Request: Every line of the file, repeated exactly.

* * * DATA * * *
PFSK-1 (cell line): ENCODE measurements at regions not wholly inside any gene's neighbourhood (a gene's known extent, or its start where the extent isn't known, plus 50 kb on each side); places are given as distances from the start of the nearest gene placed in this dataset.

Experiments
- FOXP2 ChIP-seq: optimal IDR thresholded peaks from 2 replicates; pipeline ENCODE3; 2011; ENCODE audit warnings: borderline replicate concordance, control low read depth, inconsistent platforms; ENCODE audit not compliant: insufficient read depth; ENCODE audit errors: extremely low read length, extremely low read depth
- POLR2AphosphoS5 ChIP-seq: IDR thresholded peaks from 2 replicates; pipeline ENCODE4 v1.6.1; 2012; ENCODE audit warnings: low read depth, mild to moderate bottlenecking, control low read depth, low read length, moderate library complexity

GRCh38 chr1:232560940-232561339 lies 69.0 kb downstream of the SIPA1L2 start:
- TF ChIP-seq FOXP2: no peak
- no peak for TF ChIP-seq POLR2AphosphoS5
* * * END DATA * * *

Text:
PFSK-1 (cell line): ENCODE measurements at regions not wholly inside any gene's neighbourhood (a gene's known extent, or its start where the extent isn't known, plus 50 kb on each side); places are given as distances from the start of the nearest gene placed in this dataset.

Experiments
- FOXP2 ChIP-seq: optimal IDR thresholded peaks from 2 replicates; pipeline ENCODE3; 2011; ENCODE audit warnings: borderline replicate concordance, control low read depth, inconsistent platforms; ENCODE audit not compliant: insufficient read depth; ENCODE audit errors: extremely low read length, extremely low read depth
- POLR2AphosphoS5 ChIP-seq: IDR thresholded peaks from 2 replicates; pipeline ENCODE4 v1.6.1; 2012; ENCODE audit warnings: low read depth, mild to moderate bottlenecking, control low read depth, low read length, moderate library complexity

GRCh38 chr1:232560940-232561339 lies 69.0 kb downstream of the SIPA1L2 start:
- TF ChIP-seq FOXP2: no peak
- no peak for TF ChIP-seq POLR2AphosphoS5